Monday, 24 June 2013


Madman Films

Now Showing

Entrepreneur. Entertainment Impresario. Erotica purveyor. Paul Raymond wore many hats -- and one or two labels, not all of his own choosing -- during his reign as 'The King of Soho' in London, from the late 1950s until his death in 2008.

A real estate mogul, Raymond's interests included gentlemen's clubs and theatres which produced works of a more provocative rather than artistic nature. He eventually moved into pornographic magazines and was, at one point, Britain's richest man.

What he wasn't was a particularly good husband or father. This we learn as Michael Winterbottom's film, rich in spot-on but by no means distracting period detail, flashes back through episodes of Raymond's life, as the man himself (played by Steve Coogan) watches the VHS tape of a documentary of which he was the subject and reminisces on a life lived to the full if not entirely for the best.

A failing marriage to Jean (Anna Friel) when we first meet him (having already walked out on another before the film's story takes place), Raymond was very much a ladies man and as London began to swing in the early 1960s (the film transitioning from crisp black and white to colour), so did he; eventually divorcing Jean having fallen for Amber (Tamsin Egerton), a leggy performer in one of his shows and who would later become his wife and 2-I-C-of-sorts.

A neglectful father to his two sons (one from each of his first two marriages), Raymond was an over-indulgent one to his daughter, Debbie (Imogen Poots); making her the star of his productions when she had more desire than talent, grooming her to run his magazine, Men Only, and instructing rather than reprimanding her when her drug use is revealed. Debbie snorts cocaine likes it's going out of style, and not even marriage or motherhood can curtail her downward spiral.

Not that Winterbottom's film (nor Raymond's life: living until the age of 82 and dying of respiratory failure with a fortune at one point estimated at £650m) is a cautionary tale. In its colourful though surface-level study of Paul Raymond's world, The Look of Love could be accused of saying little more than success and money can not buy happiness but my word, what fun it is being unhappy when you're rich.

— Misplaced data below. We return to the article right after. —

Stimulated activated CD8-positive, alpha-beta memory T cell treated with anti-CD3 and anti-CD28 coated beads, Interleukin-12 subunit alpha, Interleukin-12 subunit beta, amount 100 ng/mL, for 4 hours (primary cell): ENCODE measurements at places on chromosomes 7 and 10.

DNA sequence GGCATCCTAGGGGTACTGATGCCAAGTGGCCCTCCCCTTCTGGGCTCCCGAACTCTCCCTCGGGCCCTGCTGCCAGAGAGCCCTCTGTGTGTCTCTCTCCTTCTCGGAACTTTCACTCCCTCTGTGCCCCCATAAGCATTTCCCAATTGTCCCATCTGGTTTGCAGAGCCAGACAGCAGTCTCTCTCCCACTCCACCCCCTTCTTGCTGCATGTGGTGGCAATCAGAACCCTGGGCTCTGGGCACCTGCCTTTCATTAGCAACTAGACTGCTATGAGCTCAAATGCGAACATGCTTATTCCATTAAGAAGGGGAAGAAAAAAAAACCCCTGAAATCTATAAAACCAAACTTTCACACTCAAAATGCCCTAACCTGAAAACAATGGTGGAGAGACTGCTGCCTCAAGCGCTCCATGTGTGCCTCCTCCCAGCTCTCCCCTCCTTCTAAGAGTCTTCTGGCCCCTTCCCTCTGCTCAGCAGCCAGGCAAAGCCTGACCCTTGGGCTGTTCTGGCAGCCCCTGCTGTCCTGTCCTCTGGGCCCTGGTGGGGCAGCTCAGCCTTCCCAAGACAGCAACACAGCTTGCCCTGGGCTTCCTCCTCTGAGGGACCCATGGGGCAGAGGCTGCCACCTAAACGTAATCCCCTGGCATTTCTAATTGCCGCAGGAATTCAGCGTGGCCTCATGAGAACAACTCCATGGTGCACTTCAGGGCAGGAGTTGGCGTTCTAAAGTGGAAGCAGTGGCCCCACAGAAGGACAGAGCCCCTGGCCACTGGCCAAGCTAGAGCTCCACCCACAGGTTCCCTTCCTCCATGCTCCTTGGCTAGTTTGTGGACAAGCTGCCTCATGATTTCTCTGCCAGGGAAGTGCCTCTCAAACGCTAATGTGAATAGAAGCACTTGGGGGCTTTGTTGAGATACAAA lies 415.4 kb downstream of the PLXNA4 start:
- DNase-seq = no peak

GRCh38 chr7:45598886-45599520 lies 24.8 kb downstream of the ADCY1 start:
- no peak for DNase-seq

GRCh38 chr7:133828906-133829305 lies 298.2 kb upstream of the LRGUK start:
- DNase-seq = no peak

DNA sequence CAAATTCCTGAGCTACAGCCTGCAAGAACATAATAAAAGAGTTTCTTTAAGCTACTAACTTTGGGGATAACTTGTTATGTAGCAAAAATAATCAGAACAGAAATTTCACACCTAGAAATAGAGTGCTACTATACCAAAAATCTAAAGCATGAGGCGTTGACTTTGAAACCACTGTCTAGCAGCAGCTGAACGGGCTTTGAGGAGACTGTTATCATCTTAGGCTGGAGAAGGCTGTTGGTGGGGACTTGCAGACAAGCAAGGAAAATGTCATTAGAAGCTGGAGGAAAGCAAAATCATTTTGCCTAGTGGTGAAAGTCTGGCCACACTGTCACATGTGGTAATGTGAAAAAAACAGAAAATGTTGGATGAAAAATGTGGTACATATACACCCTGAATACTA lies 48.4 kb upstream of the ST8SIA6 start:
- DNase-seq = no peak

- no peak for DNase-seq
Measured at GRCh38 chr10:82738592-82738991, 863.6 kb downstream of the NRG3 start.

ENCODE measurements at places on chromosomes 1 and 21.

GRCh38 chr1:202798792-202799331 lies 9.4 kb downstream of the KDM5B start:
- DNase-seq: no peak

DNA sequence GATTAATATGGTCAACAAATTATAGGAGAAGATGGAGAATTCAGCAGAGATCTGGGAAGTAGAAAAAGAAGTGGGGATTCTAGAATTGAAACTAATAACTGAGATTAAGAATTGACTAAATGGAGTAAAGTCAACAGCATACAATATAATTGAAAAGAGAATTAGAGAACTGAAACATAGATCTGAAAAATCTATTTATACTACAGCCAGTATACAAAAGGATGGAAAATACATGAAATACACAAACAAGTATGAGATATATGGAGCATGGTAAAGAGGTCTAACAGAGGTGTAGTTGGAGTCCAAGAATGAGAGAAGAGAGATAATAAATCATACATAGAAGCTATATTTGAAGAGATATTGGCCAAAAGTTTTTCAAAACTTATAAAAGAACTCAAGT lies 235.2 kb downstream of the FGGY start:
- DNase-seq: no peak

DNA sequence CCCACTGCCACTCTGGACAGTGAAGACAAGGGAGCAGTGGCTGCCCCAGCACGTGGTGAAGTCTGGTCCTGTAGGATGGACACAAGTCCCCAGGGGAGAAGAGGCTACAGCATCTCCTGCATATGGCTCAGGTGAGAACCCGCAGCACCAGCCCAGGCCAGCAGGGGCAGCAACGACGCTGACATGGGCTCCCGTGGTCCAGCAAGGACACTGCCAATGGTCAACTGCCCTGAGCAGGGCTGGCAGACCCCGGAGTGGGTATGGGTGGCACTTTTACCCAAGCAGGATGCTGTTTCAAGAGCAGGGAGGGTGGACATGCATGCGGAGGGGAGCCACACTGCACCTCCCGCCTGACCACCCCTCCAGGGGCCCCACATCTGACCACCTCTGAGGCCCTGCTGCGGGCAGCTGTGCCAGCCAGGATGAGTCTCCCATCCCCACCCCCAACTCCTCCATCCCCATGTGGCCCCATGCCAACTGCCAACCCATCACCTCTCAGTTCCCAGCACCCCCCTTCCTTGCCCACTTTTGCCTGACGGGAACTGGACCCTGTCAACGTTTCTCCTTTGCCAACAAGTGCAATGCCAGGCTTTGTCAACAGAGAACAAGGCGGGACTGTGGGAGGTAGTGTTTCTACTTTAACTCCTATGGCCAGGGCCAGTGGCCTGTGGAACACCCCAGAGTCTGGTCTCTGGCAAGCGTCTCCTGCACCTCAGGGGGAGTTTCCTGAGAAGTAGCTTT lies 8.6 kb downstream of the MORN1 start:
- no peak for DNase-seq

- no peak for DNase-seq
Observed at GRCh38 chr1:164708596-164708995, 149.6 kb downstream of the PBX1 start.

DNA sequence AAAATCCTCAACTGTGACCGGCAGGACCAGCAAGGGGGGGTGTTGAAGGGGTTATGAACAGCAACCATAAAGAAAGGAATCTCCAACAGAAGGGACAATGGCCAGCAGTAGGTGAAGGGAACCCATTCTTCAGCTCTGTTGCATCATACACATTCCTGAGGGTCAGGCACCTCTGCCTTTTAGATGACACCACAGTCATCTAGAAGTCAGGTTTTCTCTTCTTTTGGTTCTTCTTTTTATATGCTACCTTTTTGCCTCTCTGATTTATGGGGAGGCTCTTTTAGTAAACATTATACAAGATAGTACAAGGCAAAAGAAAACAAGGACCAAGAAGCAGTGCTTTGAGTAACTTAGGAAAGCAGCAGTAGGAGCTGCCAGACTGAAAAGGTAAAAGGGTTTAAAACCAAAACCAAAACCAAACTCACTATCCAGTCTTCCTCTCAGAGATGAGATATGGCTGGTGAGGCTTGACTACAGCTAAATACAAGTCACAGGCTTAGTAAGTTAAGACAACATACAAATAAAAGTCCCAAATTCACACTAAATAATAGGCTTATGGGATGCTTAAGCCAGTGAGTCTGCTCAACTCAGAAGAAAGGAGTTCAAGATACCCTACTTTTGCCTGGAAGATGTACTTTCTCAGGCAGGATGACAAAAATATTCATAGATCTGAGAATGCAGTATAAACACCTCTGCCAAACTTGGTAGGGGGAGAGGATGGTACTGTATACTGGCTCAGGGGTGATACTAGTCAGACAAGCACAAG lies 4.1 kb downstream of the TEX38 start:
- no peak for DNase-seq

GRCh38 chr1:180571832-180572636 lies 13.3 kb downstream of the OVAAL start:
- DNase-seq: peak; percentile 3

Steve Coogan, collaborating with Winterbottom for the fourth time, manages to make Paul Raymond much more than one of his comic characters but neither the screenplay (by Matt Grennhalgh, who also penned the young John Lennon film, Nowhere Boy) nor Winterbottom seem intent on digging too far beneath the surface of this charming but selfish man.

Raymond's son Howard by his marriage to Jean, who, while neglected by his dad, scored a tidy £78m after his death, is said to be producing a film about his father (The Look of Love's original title, The King of Soho, had been copyrighted by him). No doubt given their relationship, it will be a decidedly more warts-and-all study than Winterbottom's.

Not that The Look of Love is by any means a bad film. Winterbottom, who never makes the same film twice, and certainly not back-to-back, has produced one of his most polished-looking efforts, thanks in no small part to the cinematography (Hubert Taczanowski), costume design (Stephanie Collie), production design (Jacqueline Abrahams) and art direction (Carly Reddin): The Look of Love looks fab.

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